Let me put you in the picture. I am sitting on an ex-crimson old chair crushed against the flock wallpaper of the crappy ‘Dai Rees Committee Room’ at poxy Cwm Rhymney Golf Club. It feels like we’re still in the 1940s. I’m feeling uncomfortable wearing a suit and tie and my head is full of words and words. I’ve endured the Chairman’s verbal report, the Secretary’s verbal report and the verbal report of Dai Dogs (Handicap Sec) standing in for the green keeper who was unable to attend due to his hay fever being particularly troublesome at the moment.

But, beyond all this – Beyond. All. This. Iesu Mawr – I am so bored.
Let me tell you precisely where I am. I’m in the aforementioned crappy ‘Dai Rees Committee Room’ of the aforementioned poxy Cwm poxy Golf poxy Club. – a speck of a village the size of a baby ant’s arse in the north edge of the Ebbw valley in the south east quarter of the south-east quarter of the ancient country ( principality if you’re going to split hairs) of Wales.
Why? Because I’m waiting for my turn.

‘Next item – Flags.’ said Tommy.
There was total silence. The seven attendees dropped their seven heads in one synchronised swoon. The speaker was the President. El Presidente. Tommy the President. Tommy the Pres. Tommy the Cat. Tommy the owner of a chain of, brackets three, count them, one, two, three, bread shops in this region of the northern Ebbw Valley. Tommy the impresario, as he liked to be known, or Tommy the wheeling-dealing, money-grabbing, ‘tight as a duck’s arse’ little shit as he is commonly known when out of earshot and gunshot. Tommy the Cat. So named because a long time ago – a long time ago – he was the more than half decent Cwm goalkeeper. Trials with Brithdir, allegedly. Tommy the Cat. Now, a man universally hated and despised in equal measure. A man of whom his closest friend would say to me a few hours from now –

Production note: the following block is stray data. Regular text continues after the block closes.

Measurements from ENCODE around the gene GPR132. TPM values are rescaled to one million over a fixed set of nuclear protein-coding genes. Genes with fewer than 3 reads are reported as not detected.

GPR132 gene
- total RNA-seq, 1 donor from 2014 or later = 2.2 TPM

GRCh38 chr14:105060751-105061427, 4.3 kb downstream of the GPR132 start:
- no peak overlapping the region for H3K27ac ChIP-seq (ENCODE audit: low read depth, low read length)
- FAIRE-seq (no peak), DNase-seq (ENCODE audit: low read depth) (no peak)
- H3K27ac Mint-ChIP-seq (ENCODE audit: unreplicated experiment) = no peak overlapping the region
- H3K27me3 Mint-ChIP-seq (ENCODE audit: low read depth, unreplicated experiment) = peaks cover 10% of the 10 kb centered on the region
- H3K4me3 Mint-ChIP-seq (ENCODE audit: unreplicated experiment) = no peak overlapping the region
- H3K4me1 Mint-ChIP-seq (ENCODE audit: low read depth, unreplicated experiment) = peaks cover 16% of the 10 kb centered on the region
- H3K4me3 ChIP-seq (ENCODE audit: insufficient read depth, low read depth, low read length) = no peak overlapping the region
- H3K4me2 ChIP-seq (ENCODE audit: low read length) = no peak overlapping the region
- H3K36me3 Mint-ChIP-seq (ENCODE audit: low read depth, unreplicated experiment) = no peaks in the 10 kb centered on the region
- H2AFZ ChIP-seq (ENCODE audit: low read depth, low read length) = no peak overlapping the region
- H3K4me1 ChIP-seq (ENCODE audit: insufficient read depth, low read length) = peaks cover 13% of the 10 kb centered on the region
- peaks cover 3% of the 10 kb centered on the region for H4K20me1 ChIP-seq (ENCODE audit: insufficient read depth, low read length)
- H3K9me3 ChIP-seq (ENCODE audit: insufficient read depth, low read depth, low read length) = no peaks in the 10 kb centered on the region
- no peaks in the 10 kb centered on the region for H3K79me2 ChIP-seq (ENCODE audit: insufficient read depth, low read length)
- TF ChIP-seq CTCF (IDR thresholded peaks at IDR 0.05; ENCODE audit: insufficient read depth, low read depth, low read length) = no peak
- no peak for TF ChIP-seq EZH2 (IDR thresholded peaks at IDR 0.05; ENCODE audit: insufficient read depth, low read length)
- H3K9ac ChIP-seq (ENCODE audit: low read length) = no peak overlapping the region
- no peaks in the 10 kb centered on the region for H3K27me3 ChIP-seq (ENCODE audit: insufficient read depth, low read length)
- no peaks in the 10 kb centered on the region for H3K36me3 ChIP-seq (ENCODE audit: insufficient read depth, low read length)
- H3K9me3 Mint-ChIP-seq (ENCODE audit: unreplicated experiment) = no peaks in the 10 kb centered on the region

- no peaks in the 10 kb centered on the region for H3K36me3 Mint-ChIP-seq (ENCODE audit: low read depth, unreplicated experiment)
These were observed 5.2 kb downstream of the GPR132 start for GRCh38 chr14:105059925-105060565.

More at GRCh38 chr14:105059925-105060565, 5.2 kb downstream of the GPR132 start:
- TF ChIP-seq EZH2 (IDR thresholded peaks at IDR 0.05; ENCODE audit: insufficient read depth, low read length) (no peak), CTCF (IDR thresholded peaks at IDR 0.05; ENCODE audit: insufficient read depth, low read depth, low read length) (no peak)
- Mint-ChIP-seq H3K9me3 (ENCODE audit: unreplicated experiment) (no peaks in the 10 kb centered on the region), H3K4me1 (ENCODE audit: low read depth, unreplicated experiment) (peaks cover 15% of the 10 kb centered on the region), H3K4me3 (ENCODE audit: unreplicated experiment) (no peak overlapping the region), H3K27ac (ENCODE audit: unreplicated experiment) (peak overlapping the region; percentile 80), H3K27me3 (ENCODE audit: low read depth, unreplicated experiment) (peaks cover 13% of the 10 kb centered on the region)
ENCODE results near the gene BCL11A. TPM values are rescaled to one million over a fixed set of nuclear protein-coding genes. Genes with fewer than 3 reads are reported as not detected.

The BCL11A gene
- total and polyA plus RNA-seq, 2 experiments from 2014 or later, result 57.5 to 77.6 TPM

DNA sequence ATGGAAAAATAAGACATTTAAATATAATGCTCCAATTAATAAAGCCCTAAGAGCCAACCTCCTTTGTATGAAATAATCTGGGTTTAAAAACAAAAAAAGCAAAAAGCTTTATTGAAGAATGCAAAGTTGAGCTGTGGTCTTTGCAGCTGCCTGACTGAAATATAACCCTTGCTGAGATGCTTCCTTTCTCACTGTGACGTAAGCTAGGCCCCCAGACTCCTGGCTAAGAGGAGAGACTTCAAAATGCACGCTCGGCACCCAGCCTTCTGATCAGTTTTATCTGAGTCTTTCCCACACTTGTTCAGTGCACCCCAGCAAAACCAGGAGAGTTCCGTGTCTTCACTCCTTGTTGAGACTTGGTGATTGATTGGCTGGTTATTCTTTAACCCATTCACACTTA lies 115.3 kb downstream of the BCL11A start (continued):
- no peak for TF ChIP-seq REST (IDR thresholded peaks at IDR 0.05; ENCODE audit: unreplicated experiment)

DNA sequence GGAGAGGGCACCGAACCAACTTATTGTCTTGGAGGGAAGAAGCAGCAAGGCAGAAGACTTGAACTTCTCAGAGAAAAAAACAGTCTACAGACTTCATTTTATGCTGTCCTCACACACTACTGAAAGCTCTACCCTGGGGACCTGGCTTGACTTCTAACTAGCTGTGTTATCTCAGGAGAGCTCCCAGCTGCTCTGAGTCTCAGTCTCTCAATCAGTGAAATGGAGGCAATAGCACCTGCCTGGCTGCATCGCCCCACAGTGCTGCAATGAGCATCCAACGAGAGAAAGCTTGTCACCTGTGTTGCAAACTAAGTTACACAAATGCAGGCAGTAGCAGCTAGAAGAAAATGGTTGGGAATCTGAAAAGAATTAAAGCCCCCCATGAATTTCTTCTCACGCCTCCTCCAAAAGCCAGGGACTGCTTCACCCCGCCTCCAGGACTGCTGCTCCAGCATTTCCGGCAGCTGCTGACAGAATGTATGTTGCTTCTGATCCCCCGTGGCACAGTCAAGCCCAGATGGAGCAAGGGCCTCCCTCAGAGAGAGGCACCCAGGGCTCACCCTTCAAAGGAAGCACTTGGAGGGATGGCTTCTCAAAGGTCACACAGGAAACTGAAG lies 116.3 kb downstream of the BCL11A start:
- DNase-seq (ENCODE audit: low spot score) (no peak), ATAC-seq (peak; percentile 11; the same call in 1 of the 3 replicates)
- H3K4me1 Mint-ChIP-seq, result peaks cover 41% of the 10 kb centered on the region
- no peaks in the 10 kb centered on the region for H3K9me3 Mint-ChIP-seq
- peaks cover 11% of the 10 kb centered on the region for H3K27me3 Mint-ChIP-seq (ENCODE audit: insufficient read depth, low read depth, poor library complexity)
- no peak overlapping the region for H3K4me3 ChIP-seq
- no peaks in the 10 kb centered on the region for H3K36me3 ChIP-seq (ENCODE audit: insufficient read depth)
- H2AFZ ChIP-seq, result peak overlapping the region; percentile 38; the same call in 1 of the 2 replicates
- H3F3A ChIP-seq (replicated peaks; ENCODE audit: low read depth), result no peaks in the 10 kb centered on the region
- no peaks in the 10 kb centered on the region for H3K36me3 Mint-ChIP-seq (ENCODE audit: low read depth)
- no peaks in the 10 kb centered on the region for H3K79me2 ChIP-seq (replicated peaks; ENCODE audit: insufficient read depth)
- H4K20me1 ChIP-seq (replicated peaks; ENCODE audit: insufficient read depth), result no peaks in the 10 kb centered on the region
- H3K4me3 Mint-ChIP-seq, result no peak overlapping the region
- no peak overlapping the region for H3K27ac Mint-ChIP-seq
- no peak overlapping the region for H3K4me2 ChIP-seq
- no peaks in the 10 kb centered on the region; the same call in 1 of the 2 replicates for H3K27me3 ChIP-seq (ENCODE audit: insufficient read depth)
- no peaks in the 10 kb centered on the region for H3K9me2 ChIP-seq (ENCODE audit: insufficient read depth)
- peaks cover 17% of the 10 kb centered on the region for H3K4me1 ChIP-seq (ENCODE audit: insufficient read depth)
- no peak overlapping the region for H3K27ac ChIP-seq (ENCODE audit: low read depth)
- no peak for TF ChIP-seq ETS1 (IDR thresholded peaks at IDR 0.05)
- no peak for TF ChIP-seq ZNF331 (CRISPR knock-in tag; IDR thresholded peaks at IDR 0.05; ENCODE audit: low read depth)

‘It would be easier really to give you a list of the people who wouldn’t want to kill him. And as his best friend I’d certainly put myself on the ‘I’d rather kill him than not’ list.’

Tommy the Cat was discussing flags. Tommy is a bully. Full stop. A Fatty Aruncle lookalike cliché of a man. Fatty Arbuncle nasty twin brother..

I’m sorry. How rude of me. I haven’t introduced myself. The name is Sam, Samael K. Watcher P.I. Or to be truly bilingual as is the fashion slash law these days – Y.P. Ymchwilydd Preifat.

I’m a fully licensed Ymchwilydd Preifat. and have been for a year or so now. I’m a lone fox, unmarried,young, gifted and poor. I don’t do divorce business. I like whiskey and women and golf and a few other things. I’m a native son, born in Cwm, both parents dead, a pain in the arse sister called Seren. Oh, and there was a decade where I have no memory of anything that happened. It happens – but I’m over that now and like I said I am attending a committee meeting at Cwm Rhymney Golf Club. In a non-professional capacity, I hasten to add. I am here under duress. Well, under compulsion really. I was due to attend the disciplinary element of this surreal cabaret but had wandered in early and been wordlessly directed, by Tommy’s eyes, to sit and observe the whole performance at a discrete distance from the main stage in a shoddy, battered, crappy old chair under the frequently unwashed window at the edge of the ‘Dai Rees lounge’.

I heard the word ‘flags’ again, louder, and awoke from my revere. Is it revere? Or reverie? Is that even a word?………………


Adjer Bill


In these dark golfing days of penalising professional golfers for moving their ball 2 cms and ‘trial by video’ and blah blah blah, I remember a time when even cheating used to be simpler..

BERWYN:                     Do you remember that guy from Pontnewydd that used to cheat?

PENSIONER DAVE:     Aye. Adjer.

BERWYN:                     I went to school with him.

ANDY:                           Adjer? Why was he called Adjer.

PENSIONER DAVE:     That was his name. He would always put his marker in front of his ball on the green and behind it when he wanted to putt.

ANDY:                          I don’t understand.


ANDY:                          Ah I see he was adjing nearer the hole every time.

JOHN:                            Is he still playing at Pontnewydd?

PENSIONER DAVE:     No. Dai Snips sorted him out.